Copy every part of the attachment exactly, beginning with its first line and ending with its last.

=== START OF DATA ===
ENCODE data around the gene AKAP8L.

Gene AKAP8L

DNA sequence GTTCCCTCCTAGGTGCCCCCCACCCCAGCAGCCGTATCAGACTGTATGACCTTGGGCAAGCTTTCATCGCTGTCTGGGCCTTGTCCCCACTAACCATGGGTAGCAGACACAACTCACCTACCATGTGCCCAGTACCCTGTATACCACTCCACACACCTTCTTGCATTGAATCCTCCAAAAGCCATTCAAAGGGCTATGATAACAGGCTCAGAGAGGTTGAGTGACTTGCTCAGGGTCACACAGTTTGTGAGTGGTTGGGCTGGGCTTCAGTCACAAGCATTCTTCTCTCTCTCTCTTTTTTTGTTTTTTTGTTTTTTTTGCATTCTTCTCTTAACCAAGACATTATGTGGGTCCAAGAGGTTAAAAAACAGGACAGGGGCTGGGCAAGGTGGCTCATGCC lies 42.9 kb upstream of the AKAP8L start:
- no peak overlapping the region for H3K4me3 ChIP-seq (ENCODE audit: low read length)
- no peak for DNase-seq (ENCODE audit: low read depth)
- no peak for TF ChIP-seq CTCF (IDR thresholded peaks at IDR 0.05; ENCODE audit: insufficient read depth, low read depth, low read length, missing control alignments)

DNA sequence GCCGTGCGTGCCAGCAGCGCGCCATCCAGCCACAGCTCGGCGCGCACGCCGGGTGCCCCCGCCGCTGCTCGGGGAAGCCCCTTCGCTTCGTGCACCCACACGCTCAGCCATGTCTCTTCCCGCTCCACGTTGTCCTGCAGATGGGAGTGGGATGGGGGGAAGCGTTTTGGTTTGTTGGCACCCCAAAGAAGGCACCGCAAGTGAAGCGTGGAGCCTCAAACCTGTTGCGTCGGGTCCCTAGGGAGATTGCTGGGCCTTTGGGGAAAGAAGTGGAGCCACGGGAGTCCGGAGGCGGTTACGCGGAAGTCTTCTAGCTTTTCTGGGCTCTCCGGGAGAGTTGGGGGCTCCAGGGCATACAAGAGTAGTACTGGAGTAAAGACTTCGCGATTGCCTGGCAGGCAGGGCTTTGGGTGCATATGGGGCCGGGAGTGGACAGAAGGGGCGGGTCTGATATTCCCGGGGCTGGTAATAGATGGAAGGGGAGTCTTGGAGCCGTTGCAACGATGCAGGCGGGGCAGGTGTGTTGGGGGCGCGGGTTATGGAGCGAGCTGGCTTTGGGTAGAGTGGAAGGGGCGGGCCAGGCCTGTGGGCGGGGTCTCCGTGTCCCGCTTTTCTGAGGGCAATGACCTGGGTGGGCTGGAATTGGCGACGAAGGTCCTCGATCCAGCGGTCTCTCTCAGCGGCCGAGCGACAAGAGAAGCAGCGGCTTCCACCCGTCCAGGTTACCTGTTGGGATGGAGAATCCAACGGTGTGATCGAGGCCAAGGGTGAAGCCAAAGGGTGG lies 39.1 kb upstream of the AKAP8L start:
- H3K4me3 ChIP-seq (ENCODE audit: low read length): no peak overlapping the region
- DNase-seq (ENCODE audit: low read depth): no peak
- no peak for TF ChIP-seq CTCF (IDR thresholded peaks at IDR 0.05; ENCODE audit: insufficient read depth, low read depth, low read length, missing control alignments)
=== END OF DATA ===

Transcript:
ENCODE data around the gene AKAP8L.

Gene AKAP8L

DNA sequence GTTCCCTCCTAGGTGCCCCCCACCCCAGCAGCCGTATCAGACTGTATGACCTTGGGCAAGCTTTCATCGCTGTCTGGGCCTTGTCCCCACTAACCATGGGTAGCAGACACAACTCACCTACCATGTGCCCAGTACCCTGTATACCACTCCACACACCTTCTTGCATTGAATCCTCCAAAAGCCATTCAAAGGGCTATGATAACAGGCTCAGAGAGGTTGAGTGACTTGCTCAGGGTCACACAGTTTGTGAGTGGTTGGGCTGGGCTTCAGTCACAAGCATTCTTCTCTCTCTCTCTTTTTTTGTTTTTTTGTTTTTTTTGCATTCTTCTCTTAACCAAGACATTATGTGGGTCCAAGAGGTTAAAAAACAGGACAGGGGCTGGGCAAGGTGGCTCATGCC lies 42.9 kb upstream of the AKAP8L start:
- no peak overlapping the region for H3K4me3 ChIP-seq (ENCODE audit: low read length)
- no peak for DNase-seq (ENCODE audit: low read depth)
- no peak for TF ChIP-seq CTCF (IDR thresholded peaks at IDR 0.05; ENCODE audit: insufficient read depth, low read depth, low read length, missing control alignments)

DNA sequence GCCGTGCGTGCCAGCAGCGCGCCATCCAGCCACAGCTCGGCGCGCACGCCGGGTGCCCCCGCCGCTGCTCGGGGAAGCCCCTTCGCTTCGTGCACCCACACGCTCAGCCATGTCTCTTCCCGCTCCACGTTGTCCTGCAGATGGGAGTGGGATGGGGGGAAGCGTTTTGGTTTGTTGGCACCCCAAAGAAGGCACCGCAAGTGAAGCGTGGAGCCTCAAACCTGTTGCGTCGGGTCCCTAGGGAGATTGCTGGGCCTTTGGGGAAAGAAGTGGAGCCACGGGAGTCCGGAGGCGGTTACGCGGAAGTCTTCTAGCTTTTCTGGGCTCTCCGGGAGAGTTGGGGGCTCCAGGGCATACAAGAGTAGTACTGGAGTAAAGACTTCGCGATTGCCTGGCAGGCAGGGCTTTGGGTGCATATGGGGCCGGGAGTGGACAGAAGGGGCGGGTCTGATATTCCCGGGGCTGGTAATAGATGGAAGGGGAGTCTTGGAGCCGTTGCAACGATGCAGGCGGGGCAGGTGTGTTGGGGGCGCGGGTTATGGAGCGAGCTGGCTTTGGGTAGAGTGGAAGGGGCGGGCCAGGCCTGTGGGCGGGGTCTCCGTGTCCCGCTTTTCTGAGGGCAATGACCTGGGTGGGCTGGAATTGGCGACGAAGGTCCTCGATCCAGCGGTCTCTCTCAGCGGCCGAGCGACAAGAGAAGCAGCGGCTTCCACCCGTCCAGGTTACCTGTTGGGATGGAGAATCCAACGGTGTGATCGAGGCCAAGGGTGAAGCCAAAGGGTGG lies 39.1 kb upstream of the AKAP8L start:
- H3K4me3 ChIP-seq (ENCODE audit: low read length): no peak overlapping the region
- DNase-seq (ENCODE audit: low read depth): no peak
- no peak for TF ChIP-seq CTCF (IDR thresholded peaks at IDR 0.05; ENCODE audit: insufficient read depth, low read depth, low read length, missing control alignments)